Lhivera’s Library

Adventures in World of Warcraft, Dragon Age, the real world, and beyond

Ji Firepaw, Apple Cider Mage, and Jessica Ahlquist

Thursday, April 12 2012 at 8:54pm CDT
Letterboard

This post has nothing to do with game mechanics. I will be talking about political and social stuff like this from time to time (I did, after all, mention the real world in the site's subtitle). If that bugs you, well, you were warned. 

When Apple Cider Mage first brought up the Ji Firepaw thing, my first instinctive reaction was: "What? People flirt. A lot of guys will flirt with women, even upon first meeting them. Most of these same guys will not flirt with men. This behavior may often come off as creepy, but it does happen, and why should fiction present a world that is better than, or even as good as, the real world?"

And then I remembered what a whole lot of Christians in Cranston, RI had been saying to Jessica Ahlquist, who fought to have an unconstitutional Christian prayer banner removed from a public school: that it shouldn't bother her. That if it did bother her, she should just avoid looking at it. That it didn't matter if it bothered her, because it didn't bother them. That the fact that it bothered her meant there was something wrong with her. (All of this squeezed in between the numerous threats of rape and murder, mind you.)

And then I remembered the post "Shut Up and Listen" on John Scalzi's "Whatever" blog.

I was not OK with what Cranston Christians were telling Jessica Ahlquist, but had very nearly put a stamp of approval on the same kind of thinking regarding Apple Cider Mage's opinion of Ji's dialogue. Why? Because as an atheist, I can see religious privilege looming over US society as big and obvious as a sky full of particularly malignant storm clouds, and it pisses me off, but spotting my own privilege as a dude is like asking a fish to identify that substance it's swimming in. "Water?" asks the fish. "What's water? What's swimming? I'm just doing what everyone does here. I don't understand why you're flailing around and gasping. What's your problem?"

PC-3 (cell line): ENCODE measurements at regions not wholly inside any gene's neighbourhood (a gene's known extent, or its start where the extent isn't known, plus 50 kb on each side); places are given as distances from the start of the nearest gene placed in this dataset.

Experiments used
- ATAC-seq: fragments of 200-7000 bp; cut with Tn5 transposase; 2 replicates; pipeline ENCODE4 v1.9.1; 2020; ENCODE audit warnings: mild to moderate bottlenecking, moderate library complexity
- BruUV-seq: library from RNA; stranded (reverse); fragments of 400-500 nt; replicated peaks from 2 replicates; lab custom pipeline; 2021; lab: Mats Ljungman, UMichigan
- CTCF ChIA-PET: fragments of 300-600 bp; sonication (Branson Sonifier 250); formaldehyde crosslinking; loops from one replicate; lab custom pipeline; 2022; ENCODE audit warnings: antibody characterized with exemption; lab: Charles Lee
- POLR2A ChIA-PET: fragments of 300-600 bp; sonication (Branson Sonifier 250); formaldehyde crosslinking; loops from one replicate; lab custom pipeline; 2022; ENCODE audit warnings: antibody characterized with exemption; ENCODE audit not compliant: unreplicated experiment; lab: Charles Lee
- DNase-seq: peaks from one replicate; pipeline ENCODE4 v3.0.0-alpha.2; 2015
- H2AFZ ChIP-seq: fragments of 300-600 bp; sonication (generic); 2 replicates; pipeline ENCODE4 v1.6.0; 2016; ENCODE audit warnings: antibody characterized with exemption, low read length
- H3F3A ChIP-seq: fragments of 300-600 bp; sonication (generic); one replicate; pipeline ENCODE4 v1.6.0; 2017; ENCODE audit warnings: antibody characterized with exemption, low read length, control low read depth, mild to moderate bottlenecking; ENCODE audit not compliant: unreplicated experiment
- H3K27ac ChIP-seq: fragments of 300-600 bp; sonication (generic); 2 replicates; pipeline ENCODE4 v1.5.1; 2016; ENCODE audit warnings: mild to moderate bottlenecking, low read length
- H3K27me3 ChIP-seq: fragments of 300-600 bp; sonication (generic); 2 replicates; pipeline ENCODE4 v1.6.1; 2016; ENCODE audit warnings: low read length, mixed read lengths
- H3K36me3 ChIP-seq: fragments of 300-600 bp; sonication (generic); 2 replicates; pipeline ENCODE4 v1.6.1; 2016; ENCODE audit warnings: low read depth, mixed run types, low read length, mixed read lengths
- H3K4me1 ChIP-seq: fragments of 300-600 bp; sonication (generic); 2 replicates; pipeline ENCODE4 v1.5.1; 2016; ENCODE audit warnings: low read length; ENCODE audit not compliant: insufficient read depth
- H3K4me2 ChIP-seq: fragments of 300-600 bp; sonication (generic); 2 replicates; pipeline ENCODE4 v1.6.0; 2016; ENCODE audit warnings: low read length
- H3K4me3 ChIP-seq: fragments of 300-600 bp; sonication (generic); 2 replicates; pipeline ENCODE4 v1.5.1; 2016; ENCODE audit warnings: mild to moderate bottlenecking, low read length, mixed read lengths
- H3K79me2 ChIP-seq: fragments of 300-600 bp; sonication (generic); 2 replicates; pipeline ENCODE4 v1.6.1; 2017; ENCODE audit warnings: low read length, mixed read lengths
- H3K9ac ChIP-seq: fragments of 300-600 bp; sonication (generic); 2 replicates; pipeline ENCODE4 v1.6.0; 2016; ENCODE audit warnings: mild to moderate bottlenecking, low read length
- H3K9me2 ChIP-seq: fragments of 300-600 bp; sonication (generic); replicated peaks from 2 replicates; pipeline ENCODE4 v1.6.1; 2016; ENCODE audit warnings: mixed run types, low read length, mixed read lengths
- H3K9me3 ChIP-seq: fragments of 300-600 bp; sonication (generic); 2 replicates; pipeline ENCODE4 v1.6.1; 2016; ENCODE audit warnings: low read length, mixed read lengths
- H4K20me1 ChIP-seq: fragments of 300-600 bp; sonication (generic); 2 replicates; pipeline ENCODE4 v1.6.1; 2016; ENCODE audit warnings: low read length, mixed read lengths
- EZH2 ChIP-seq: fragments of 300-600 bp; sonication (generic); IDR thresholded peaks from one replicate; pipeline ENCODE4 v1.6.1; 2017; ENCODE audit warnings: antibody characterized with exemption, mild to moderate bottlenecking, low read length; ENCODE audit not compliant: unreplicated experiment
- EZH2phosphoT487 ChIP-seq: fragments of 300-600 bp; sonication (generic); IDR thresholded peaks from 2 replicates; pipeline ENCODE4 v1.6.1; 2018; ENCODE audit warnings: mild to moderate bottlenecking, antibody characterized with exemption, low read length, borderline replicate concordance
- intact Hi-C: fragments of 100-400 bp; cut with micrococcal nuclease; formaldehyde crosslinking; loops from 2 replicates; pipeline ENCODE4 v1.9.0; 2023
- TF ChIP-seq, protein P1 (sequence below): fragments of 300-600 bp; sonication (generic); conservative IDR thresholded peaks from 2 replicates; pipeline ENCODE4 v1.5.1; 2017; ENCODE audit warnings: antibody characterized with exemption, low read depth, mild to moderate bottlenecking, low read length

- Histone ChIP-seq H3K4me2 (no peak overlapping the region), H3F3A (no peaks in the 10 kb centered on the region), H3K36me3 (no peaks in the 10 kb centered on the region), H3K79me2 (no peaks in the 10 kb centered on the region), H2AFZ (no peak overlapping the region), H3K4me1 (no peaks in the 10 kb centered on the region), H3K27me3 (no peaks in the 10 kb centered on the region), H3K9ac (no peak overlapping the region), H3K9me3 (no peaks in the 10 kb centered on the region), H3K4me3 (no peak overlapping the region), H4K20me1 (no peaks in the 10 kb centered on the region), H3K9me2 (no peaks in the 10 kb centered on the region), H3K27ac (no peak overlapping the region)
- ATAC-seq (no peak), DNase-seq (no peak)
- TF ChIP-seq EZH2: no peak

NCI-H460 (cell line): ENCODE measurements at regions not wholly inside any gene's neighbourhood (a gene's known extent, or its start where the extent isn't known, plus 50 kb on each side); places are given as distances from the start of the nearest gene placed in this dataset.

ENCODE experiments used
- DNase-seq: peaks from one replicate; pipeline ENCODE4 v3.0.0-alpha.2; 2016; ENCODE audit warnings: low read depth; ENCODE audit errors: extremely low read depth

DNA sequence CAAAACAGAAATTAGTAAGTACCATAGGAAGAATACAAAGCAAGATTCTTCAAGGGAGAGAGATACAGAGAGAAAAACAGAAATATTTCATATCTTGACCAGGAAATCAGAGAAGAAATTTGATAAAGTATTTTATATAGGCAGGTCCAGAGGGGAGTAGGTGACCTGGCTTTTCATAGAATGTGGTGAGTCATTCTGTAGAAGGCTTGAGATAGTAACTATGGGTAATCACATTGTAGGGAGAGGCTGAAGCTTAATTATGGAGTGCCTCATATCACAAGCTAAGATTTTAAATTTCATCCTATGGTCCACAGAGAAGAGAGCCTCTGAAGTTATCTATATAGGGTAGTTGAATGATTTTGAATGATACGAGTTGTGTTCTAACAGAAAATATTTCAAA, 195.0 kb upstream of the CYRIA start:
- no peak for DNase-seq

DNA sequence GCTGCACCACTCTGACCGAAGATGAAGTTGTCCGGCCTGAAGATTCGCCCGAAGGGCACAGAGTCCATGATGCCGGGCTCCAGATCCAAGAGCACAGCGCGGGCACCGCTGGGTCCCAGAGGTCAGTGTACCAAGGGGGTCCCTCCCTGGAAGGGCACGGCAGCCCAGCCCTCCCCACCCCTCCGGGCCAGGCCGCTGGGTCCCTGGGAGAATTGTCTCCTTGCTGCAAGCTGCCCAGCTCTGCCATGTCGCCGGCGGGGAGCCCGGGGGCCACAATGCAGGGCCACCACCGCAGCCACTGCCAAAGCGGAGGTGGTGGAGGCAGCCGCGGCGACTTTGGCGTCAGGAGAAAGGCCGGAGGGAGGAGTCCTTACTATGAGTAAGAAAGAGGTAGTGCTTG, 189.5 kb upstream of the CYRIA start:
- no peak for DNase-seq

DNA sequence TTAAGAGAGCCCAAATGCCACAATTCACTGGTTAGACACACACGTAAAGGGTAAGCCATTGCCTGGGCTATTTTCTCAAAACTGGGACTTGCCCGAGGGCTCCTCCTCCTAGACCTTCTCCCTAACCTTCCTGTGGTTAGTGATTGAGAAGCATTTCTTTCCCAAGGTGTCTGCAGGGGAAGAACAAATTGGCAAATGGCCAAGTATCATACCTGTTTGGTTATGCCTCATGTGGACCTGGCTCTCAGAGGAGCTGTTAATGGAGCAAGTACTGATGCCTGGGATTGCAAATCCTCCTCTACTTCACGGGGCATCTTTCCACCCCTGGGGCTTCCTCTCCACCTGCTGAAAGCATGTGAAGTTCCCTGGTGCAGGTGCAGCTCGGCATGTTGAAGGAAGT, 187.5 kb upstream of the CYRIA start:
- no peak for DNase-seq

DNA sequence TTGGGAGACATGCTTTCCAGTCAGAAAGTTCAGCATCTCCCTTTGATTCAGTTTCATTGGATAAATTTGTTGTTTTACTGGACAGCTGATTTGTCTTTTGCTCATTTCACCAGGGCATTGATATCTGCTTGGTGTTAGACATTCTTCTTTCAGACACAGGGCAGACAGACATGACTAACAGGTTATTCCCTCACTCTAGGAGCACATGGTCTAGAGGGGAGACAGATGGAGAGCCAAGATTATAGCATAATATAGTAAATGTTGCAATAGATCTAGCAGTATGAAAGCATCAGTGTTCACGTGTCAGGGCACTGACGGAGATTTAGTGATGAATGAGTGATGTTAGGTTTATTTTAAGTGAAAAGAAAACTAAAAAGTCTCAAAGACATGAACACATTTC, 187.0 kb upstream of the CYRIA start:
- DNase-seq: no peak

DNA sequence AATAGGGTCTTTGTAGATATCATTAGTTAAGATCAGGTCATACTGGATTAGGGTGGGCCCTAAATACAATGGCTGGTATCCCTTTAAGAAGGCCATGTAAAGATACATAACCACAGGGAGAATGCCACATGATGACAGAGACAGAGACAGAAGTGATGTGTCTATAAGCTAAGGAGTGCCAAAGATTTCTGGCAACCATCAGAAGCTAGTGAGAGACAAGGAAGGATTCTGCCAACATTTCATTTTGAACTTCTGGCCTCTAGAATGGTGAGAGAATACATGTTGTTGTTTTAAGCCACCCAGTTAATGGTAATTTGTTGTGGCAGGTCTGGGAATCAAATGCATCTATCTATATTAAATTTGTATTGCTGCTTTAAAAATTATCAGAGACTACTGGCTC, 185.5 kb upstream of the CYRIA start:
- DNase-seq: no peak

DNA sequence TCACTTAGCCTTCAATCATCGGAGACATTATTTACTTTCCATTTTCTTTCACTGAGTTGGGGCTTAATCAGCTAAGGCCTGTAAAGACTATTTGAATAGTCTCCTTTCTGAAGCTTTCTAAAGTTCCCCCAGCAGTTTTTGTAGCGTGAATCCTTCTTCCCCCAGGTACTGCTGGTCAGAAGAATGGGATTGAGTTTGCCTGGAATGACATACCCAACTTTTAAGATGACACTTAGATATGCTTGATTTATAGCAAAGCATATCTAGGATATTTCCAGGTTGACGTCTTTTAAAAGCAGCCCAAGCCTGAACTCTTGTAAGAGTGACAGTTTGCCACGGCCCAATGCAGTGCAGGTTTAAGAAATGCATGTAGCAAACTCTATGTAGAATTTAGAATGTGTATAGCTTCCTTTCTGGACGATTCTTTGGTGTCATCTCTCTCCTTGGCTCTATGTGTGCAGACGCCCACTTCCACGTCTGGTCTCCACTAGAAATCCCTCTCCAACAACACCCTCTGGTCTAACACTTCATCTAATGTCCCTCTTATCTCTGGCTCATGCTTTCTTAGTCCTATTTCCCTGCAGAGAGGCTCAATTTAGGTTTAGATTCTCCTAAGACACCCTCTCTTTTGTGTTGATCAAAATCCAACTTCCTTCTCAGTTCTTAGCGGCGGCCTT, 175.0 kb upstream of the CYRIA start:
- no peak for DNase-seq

There is no way I can read Ji's dialogue and feel what Apple Cider Mage feels. It just isn't possible. But I can shut the fuck up and listen when she says there's a problem, rather than lashing out defensively with all the rationality of a rattlesnake at a perceived attack. I can think about what it would feel like to spend seven hours a day in a building with a giant banner on the wall that reads, effectively: This place is for us. You are not one of us.

I can remind myself that, just as so many Christians seem to find it impossible to understand that such a banner in a public building is not OK, I will have similar difficulty understanding the way Ji's dialogue makes Apple Cider Mage feel, and that my lack of understanding does not invalidate her reaction.

It's not that fiction shouldn't make people uncomfortable. Good fiction should challenge us, and it should upset us at times. But when only part of the audience is singled out for that discomfort, one of two things has happened: either the storyteller has failed to deliver an important part of the experience to the rest of the audience, or that part of the experience was not important and the group that was singled out has been made to feel uncomfortable without cause. So if Ji being creepy and making the player uncomfortable is essential to his character and the story, Blizzard failed to deliver on that aspect of the story for me. And if it isn't essential, then there is no defensible reason for him to be written the way he was.